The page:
Several themes come to mind after attending the 2018 SOC (Society of Camera Operators) Lifetime Achievement Awards, at the Loews Hollywood Hotel February 3rd. Award winners and presenters alike expressed their overwhelming passion for visual storytelling and love of the filmmaking process. They thanked mentors, supporters and collaborators – their film families, and simultaneously declared love for their own families, who have supported their dreams and careers through long hours.
All in all, it was a very classy and elegant event, accompanied by John Storie’s live jazz trio and MC’d by Andrea Fasano. George Billinger, SOC, the current SOC president and Chair of the Awards Show committee, presided over the evening.
Lisa Cholodenko, writer and director of High Art, Laurel Canyon, and The Kids Are All Right, presented the Lifetime Achievement Award in Still Photography to JoJo Whilden. Cholodenko characterizes Whilden as “industrious, adventurous and wry. She saw the ironic and poignant in most things people didn’t even notice, and she captured it all with shutter speed. Jojo knew instinctively what Cartier Bresson called ‘the decisive moment.’”
Along the way, Whilden worked as a photo journalist, a photo editor for Marcel Saba Agency, and printed works and organized exhibits for Alfred Stieglitz’s Camera Club of NY. High Art was her first feature film production, where she shot the character’s photography as well as the production stills. The rest is history. Whilden explains that “one of the things that drew me to photography was my interest in observing people, so she, “travelled widely and spent several years in London taking pictures,” as she honed her craft.
Eric Fletcher, SOC, presented the Technical Achievement Award to Stuart Cram of DJI for their innovative design of the Ronin-2 camera stabilization platform, which can “handle heavy camera builds without sacrificing performance,” says Cram. “The idea is to have filmmakers concentrate on getting the shot” by creating the “tools with complex and innovative technology that is easier to use” that “enable creators and artists to capture their vision to share with the world.” DJI’s ingenious stabilizers and drones have given filmmakers the “freedom to do things that weren’t possible before.”
The Mobile Camera Platform Operator Lifetime Achievement Award went to dolly grip Dan Pershing, who’s extensive list of credits includes Field of Dreams, The Abyss, The Matrix Reloaded, Iron Man 1 & 2, Spider Man 2 & 3, MIB 3, Team America: World Police, and more recently Jango Unchained and Baby Driver. DP Bill Pope, ASC, who made Pershing’s introduction, described how a great dolly grip “understands the character and what the scene is about, moving with the actors, anticipating what they are doing.” They are the “pen of the director, literally drawing in space.”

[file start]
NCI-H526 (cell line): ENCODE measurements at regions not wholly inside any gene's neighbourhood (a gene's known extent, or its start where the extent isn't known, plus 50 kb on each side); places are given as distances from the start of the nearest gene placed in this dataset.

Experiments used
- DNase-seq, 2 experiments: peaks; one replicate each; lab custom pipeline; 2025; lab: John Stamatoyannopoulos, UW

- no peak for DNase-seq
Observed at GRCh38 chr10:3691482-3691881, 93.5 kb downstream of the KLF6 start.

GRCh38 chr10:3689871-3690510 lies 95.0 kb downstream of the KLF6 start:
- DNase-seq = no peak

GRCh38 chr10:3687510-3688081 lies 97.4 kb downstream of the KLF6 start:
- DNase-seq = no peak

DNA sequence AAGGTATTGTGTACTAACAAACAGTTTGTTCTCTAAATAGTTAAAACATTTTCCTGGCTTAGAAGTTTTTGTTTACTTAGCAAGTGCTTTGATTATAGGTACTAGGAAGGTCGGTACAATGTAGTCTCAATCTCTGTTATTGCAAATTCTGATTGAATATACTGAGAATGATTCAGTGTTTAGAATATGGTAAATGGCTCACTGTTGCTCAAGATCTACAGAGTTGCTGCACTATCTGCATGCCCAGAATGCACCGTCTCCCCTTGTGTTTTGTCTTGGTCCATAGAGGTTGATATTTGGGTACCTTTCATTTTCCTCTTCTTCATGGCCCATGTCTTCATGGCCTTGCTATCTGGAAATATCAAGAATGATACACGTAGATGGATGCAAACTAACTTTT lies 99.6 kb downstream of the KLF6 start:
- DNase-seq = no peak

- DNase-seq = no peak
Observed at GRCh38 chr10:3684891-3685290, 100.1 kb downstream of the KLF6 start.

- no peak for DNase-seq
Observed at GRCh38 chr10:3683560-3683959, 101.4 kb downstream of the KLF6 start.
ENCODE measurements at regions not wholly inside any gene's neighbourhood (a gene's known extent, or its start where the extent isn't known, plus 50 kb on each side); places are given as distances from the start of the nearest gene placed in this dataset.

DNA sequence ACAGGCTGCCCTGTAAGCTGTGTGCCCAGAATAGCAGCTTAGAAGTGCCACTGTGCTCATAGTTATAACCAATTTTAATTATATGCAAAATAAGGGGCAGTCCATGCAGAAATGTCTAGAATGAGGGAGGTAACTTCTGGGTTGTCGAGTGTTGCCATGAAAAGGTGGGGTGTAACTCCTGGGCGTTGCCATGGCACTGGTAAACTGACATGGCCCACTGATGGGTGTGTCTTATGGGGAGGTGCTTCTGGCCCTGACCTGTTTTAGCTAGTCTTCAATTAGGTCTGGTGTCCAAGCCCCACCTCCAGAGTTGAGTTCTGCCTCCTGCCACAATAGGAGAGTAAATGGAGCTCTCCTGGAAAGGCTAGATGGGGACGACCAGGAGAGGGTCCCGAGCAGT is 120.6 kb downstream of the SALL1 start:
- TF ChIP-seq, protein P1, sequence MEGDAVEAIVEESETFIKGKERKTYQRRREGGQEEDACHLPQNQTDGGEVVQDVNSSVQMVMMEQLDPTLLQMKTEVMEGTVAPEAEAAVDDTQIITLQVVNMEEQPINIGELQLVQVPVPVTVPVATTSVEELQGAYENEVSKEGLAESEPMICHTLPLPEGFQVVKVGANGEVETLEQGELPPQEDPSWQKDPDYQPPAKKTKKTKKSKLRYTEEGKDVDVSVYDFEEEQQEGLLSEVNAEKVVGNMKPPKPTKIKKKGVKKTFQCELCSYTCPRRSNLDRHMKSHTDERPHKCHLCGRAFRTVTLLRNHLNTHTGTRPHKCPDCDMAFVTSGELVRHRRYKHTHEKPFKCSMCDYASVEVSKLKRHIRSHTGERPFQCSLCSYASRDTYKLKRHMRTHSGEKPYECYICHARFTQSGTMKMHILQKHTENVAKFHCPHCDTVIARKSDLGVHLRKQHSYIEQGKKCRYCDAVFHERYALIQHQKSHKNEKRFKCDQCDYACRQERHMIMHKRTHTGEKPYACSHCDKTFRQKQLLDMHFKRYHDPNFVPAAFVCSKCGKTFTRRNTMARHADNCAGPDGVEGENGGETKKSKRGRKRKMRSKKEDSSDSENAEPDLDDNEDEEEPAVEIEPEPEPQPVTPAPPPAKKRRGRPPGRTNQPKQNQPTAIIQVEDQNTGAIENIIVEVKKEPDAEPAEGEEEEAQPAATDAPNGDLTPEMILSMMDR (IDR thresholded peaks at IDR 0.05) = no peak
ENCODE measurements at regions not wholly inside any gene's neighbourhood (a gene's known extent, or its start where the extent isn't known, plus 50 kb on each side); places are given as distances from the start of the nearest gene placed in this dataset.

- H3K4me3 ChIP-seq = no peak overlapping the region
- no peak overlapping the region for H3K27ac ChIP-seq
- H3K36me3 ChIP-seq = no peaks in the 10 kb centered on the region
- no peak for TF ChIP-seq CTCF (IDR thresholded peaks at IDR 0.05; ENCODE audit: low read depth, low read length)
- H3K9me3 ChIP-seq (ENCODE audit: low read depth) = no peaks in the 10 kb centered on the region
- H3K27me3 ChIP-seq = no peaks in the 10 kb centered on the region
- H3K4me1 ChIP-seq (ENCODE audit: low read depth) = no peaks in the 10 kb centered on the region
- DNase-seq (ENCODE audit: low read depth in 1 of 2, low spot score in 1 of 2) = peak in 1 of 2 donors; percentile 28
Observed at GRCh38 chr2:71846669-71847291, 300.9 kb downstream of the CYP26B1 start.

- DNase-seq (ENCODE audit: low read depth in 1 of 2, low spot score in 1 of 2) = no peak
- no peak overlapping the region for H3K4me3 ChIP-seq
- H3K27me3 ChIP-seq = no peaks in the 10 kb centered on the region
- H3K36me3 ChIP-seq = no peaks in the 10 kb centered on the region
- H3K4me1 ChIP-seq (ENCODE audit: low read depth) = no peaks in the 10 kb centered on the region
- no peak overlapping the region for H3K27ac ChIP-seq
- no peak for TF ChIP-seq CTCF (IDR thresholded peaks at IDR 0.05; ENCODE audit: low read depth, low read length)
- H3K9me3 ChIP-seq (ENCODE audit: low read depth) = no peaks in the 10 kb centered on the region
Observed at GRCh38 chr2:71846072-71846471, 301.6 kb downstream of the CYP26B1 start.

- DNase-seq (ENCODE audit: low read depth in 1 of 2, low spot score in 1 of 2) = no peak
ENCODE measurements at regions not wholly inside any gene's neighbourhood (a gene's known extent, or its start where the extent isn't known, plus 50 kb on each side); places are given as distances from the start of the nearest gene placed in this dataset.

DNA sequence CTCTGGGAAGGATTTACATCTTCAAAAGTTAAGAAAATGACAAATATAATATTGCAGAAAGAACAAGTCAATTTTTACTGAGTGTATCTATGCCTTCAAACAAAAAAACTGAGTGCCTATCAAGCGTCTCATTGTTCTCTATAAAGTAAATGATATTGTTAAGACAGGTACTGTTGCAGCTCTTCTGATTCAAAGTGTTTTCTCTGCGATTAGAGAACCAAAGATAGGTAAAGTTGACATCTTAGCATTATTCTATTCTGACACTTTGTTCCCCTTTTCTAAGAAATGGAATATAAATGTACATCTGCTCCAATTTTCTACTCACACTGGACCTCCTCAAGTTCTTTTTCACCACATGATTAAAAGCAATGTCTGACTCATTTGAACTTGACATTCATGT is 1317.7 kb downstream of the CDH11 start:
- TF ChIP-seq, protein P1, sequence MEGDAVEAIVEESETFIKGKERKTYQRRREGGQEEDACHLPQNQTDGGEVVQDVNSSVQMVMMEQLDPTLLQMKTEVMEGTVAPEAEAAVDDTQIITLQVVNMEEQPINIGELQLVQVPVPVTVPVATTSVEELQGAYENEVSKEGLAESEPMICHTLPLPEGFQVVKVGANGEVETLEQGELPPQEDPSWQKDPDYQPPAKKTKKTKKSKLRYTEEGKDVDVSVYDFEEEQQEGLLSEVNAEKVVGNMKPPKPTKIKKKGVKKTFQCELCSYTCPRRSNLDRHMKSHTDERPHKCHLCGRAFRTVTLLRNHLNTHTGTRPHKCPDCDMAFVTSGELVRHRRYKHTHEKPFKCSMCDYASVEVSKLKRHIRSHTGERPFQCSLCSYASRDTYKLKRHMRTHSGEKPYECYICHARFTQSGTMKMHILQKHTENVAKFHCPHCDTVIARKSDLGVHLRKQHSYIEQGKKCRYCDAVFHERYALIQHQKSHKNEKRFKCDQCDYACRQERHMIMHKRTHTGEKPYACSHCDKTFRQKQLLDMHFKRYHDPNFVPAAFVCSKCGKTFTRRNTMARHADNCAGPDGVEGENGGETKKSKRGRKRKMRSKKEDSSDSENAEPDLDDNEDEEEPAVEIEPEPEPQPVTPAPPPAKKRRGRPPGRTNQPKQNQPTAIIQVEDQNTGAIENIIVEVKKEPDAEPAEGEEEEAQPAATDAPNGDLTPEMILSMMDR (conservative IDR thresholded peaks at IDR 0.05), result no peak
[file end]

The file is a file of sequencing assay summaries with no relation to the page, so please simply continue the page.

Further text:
Pershing explains that the key thing to “pushing dolly is to really be one with the actor or the action. Knowing that they’re going to stop short, you stop short. Knowing they’re going to go too far, you go a little further. It’s a real dance, and you need to let them lead most of the time. It’s more a feel. Pope comments on his long collaboration with Pershing, “At one point in my career, I stopped giving him notes, and he started giving me notes.”
Mitch Dubin, SOC, presented the Camera Technician Lifetime Achievement Award to John Connor, who first learned his way around the camera department from his DP father. “I learned everything there was to know from my dad; it was the best film school.” But his major inspiration came from director Tony Scott, who became Connor’s mentor and friend.
Connor first worked with Scott as a focus puller on The Fan, on which he pioneered the idea of “taking the wireless system off the Steadicam, and standing off to the side” to pull focus, which is now the standard. Some camera operators weren’t thrilled about losing their partner by camera, so Connor introduced wearing Comteks so the operator could communicate with him during the shot. Connor explains, “that’s kind of my thing, to revolutionize focus pulling as much as I could when I was doing it.” His AC credits include, Rising Sun, Maverick, Gattaca, Shanghai Noon, A.I., Mission Impossible-III and The Revenant.